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Active reading is an important activity for making meaning during the process of science inquiry (Osborne, 2010). The integration of science and literacy can enhance student learning in both areas (Greenleaf et al., 2010). However, research has shown that, for students to learn to read critically, teachers need to make explicit the tacit reasoning processes and strategies and consider the quality of the science reading materials they use.

A teacher (Kim) utilised a range of instructional reading approaches, including shared reading, reading to students, reading in small groups and guided reading, to engage her year 7 students in learning about native birds using the Science Learning Hub (SLH) materials. The science unit was aimed at helping students understand why certain birds in New Zealand have a threatened status and to investigate various conservation methods to protect New Zealand native birds.

Reading in small groups

In small group reading, the teacher can scaffold a group to help them make sense of the text and become actively engaged with it. In the first lesson, students, in small groups, read this science ideas and concepts article Native bird adaptations. Kim encouraged the students to read, synthesise and interpret the article and then answer their assigned questions using their own words. By doing this, Kim made sure her students were able to ‘talk science’ using their own words. When students’ prior knowledge is activated and they make connections between what they know and what they are reading, this improves their reading comprehension and helps them to hypothesise, infer and build their own interpretations (MOE, 2006) – something that is also important in learning science.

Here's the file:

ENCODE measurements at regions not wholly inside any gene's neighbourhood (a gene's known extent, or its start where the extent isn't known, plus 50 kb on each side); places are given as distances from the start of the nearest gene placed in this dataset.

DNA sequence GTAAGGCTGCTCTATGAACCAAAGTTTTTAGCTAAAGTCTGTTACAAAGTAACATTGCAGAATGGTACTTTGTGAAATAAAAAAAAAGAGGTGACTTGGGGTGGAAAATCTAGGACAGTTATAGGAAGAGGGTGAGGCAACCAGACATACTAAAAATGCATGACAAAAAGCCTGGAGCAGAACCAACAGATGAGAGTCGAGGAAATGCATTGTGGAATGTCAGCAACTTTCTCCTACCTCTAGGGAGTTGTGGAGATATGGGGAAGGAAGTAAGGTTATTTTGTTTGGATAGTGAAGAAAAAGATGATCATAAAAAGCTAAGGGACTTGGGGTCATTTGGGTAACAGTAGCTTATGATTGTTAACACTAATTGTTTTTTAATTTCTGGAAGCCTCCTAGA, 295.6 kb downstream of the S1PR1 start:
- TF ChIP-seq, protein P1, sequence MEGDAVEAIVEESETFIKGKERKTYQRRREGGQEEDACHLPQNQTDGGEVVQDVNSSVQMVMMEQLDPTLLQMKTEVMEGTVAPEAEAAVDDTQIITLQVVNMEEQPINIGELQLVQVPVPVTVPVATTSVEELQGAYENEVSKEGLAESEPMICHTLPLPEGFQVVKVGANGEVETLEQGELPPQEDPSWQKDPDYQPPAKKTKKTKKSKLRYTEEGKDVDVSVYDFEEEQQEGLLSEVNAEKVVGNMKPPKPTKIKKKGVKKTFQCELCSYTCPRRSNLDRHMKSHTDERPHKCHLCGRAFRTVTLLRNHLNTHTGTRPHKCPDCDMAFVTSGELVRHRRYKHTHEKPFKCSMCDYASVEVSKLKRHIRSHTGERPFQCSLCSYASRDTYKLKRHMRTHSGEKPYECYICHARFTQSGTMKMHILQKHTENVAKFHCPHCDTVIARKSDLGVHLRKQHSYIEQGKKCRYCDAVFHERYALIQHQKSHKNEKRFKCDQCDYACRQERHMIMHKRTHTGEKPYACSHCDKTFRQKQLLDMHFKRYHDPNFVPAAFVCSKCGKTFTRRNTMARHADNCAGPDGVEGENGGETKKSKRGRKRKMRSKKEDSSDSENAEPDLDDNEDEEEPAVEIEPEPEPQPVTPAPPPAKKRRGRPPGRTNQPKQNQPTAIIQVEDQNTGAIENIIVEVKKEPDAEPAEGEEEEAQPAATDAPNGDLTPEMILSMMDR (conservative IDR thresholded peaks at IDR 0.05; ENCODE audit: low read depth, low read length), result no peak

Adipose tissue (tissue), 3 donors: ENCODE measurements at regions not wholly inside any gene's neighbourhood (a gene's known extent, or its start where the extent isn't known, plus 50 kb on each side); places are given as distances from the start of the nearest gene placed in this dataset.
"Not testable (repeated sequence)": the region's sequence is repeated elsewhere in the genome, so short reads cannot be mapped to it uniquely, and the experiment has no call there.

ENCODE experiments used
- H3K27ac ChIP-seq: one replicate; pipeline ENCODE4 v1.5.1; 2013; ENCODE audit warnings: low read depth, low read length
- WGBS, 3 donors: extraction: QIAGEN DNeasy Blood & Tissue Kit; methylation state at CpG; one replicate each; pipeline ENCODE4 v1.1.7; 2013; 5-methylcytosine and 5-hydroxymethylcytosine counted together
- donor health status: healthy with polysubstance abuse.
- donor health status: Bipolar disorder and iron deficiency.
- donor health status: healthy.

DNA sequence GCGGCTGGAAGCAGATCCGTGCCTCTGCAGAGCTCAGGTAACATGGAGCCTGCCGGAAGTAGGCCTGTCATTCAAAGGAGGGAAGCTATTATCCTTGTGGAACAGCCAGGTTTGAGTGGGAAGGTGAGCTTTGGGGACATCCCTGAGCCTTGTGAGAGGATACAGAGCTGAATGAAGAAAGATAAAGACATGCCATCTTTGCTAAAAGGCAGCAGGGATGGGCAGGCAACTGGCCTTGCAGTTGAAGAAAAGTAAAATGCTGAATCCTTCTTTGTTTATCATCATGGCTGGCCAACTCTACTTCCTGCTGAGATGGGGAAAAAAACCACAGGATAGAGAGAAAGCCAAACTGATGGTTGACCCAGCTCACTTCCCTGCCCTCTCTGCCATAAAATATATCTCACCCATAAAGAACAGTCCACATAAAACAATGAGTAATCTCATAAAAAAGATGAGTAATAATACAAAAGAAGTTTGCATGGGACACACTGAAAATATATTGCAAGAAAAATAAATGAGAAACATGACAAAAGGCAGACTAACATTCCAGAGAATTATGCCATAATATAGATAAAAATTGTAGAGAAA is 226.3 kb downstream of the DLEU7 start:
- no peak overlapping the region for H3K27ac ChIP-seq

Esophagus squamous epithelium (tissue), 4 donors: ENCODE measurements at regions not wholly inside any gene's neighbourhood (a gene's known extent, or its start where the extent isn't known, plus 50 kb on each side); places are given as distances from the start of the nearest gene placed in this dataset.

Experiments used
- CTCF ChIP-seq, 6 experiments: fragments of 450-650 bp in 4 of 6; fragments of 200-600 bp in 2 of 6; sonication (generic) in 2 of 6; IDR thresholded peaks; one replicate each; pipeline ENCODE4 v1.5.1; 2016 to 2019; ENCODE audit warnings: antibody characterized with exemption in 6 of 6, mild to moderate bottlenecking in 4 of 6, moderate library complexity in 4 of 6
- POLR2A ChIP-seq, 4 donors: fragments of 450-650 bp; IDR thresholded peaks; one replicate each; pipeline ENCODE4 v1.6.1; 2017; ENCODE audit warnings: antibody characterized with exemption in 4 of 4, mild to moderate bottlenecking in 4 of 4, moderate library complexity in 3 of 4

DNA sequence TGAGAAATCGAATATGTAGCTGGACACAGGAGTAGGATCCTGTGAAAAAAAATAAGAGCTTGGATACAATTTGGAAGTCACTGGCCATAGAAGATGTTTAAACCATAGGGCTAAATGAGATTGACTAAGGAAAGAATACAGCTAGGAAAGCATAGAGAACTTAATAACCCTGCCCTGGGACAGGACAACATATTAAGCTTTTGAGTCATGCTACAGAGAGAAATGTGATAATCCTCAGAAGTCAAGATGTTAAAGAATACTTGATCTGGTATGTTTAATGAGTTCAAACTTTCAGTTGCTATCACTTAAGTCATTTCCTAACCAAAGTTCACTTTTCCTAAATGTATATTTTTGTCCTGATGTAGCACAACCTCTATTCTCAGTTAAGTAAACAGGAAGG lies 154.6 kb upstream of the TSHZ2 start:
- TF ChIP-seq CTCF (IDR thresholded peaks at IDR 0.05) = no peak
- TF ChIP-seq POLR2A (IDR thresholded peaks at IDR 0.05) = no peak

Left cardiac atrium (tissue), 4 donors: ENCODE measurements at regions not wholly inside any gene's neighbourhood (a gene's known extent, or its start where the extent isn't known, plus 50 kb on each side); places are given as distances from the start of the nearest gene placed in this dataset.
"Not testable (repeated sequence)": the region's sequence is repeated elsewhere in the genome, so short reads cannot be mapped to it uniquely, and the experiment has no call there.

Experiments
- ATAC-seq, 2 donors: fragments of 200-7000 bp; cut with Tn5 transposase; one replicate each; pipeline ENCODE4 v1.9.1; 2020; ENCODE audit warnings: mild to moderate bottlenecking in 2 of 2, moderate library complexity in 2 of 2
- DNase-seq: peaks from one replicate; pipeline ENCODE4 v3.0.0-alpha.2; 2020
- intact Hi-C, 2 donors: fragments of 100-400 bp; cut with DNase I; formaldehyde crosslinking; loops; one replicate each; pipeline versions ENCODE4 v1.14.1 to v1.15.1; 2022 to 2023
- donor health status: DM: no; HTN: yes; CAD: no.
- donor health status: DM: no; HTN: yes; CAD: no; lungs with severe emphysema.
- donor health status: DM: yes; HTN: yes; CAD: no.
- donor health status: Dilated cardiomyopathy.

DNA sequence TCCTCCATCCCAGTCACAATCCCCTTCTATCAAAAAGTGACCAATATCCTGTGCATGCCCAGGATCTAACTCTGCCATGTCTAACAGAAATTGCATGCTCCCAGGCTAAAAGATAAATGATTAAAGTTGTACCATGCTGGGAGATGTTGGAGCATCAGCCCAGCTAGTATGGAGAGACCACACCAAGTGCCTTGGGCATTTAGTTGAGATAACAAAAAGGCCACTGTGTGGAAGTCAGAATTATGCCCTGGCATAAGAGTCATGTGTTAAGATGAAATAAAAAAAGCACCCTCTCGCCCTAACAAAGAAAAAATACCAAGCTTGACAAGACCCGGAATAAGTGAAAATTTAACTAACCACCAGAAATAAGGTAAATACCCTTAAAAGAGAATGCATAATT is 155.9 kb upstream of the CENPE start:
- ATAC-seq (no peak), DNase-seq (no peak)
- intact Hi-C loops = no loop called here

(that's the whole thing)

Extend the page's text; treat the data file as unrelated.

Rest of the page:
Shared reading

Shared reading is an approach in which the teacher as a reader and facilitator supports students as readers and listeners (Ross & Frey, 2002). It allows a high degree of teacher-student interaction to help students read and understand the text and come to see themselves as effective readers (MOE, 2006). Kim used handouts and the science ideas and concepts article Protecting native birds to introduce the methods used to protect New Zealand native birds. While Kim was reading the article, she asked the students to highlight the key points and explain the meaning of some technical terms such as ‘non-target species’. Kim used images from the SLH site to enhance students’ understanding.

Kim encouraged the students to read, synthesise and interpret the article and then answer their assigned questions using their own words. By doing this, Kim made sure her students were able to ‘talk science’ using their own words. When students’ prior knowledge is activated and they make connections between what they know and what they are reading, this improves their reading comprehension and helps them to hypothesise, infer and build their own interpretations (MOE, 2006) – something that is also important in learning science.

Linking reading to hands-on activities

It is important that students understand the reasoning that underpins the activities their teacher asks them to do (Weiss et al., 2003). Kim’s students read and talked about the different types of predators and the impact of bird habitat loss, prior to making tracking tunnels to check the presence of predators in the school gully. The students really valued this activity. It prompted some of them to think more widely about taking action to conserve native birds. Some students also placed tracking tunnels in gullies near their homes. As a student commented,